Liraz is an International SEO and Content Expert with over 13 years of experience.
While most writing advice says to avoid using the passive voice, that isn’t a universally agreed-upon rule.
If you’ve ever taken a creative writing course – even a low-level, basic one – chances are you have been told in no uncertain terms to avoid passive voice when writing. Chances are you’ve heard this in other writing scenarios as well – it’s become one of those widely accepted truisms. Everyone simply agrees that passive voice is bad form and active sentences is better – but I’ve never been sure that’s true.
Now, I work in translation and not as a professional writer – despite the obvious greatness of this blog. But since I do work in language translation I think I do have some insight into the question, and I’ve put some thought into it. And I don’t buy it: Passive form is no worse or better than an active voice sentence, and vice versa.
First, let’s make sure we all know what I mean. While it might seem obvious to people who work in the language in any capacity, some folks don’t.
A passive voice sentence can be defined as a sentence where the object of the verb comes first, and usually involves the use of the verb form was or were. For example: ‘The blog was being written by a tedious know-it-all.’ Active voice, on the other hand, puts the subject first, followed by the verb: ‘The tedious know it wrote the blog.’
As you can see, the distinction is a bit vague until it’s pointed out to you, and we all see examples every day of passive voice without noticing it at all.
Changing a passive sentence to an active voice involves identifying the subject performing the action and rephrasing the sentence accordingly. In the active voice, the subject comes before the verb, while in the passive voice, the subject receives the action and comes after the verb. Here’s an example to demonstrate the conversion:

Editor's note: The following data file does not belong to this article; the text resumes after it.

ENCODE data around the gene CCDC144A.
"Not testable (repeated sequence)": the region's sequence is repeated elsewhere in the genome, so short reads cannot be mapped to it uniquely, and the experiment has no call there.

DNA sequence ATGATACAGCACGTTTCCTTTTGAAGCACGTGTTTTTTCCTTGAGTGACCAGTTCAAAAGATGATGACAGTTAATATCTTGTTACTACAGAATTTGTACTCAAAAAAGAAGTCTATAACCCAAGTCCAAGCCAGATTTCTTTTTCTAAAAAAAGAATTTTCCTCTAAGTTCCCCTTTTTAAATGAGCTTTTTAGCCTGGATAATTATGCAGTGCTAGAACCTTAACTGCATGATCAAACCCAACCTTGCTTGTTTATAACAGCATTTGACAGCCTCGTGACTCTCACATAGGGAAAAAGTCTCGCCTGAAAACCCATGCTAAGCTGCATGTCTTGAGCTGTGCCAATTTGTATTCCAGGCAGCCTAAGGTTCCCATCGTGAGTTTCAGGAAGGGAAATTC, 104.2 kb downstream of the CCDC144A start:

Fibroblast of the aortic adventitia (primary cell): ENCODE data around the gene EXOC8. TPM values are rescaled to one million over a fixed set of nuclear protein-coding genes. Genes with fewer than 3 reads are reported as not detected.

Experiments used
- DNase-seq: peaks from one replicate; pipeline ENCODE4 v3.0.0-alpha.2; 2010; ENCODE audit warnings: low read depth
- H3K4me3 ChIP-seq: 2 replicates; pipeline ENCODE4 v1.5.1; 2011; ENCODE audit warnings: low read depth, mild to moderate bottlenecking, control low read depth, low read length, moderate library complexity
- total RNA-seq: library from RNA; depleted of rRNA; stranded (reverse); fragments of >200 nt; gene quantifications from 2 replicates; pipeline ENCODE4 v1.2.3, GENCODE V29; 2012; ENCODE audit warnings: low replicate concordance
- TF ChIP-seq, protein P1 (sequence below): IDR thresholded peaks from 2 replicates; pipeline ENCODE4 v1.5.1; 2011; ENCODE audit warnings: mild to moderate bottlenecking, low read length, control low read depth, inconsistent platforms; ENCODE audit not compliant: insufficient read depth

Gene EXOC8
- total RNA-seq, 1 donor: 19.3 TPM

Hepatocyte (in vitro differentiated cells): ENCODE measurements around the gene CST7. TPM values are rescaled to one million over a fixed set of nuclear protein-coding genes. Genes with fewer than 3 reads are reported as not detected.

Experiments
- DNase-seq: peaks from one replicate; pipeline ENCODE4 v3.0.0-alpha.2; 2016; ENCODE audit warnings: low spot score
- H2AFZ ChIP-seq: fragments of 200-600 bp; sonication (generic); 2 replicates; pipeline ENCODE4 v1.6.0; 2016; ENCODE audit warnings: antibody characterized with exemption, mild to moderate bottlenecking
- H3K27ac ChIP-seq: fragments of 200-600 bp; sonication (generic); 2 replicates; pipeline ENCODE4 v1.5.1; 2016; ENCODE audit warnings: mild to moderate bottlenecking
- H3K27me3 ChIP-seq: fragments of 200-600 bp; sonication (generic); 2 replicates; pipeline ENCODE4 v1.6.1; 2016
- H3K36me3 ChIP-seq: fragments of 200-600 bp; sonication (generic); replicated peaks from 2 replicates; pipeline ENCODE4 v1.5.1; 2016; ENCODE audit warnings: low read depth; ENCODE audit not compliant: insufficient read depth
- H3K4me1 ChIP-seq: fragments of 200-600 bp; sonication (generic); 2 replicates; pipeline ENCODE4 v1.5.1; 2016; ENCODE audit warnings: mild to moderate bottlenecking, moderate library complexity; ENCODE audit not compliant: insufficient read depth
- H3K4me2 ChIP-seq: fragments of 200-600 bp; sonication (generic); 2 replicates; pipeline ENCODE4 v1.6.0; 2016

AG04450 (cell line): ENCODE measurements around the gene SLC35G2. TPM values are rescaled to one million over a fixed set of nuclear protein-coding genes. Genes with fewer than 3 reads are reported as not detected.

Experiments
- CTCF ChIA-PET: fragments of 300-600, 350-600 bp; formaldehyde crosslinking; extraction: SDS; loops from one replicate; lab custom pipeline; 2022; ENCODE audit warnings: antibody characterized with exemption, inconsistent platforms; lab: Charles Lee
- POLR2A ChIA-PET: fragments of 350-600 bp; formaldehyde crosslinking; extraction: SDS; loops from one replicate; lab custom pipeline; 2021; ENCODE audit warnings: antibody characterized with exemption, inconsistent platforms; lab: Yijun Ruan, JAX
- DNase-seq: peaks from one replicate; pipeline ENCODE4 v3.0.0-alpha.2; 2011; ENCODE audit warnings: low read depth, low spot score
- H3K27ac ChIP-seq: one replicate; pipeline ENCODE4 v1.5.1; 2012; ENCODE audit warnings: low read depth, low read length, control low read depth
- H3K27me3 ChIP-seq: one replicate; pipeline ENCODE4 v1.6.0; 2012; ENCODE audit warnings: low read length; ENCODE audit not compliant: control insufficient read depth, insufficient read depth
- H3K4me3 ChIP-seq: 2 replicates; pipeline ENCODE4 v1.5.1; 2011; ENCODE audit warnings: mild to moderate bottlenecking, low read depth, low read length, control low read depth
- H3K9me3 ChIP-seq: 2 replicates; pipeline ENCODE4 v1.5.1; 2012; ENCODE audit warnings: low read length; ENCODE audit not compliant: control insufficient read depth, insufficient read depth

Passive Voice: The cake was baked by Mary.
Active Voice: Mary baked the cake.
Practice makes perfect when transforming passive to active voice. By regularly applying this technique, writers can create clearer and more engaging sentences for their readers.
The theory goes that the passive voice is inferior in writing because it’s less direct and less forceful. In a sense this is correct – the Active voice puts the subject in the focal part of the sentence and celebrates the subject – the actor – whereas the Passive focuses on the object of the sentence – the thing being acted on. This can often be more appealing to a reader because it requires less thought and less parsing – Active voice tends to be more direct.
An additional advantage that a person with translation skills like myself appreciates is the fact that Active voice, on average, requires fewer words to tell the same thing. In that sense, I will admit that Passive sentences is less efficient.
But the passive form gets the job done just as well. If used wisely can convey precisely the mood the writer wishes. And it has one distinctive use: It allows you to say things without referring to the actor at all. For example: ‘The blog was written.’ Blog becomes the subject, and no reference to the actor is made – a nifty writing trick only possible with Passive voice.
The debate over passive versus active voice in writing is not a matter of absolute right or wrong. Both have their merits and can be effectively used depending on the context and writer’s intent. While active voice offers directness and conciseness, passive voice shines in specific situations where emphasis on the action or receiver is more appropriate. As writers, understanding the strengths and weaknesses of each allows us to skillfully wield these tools to convey our messages with clarity and impact. In doing so it enhances the richness and diversity of our written expression.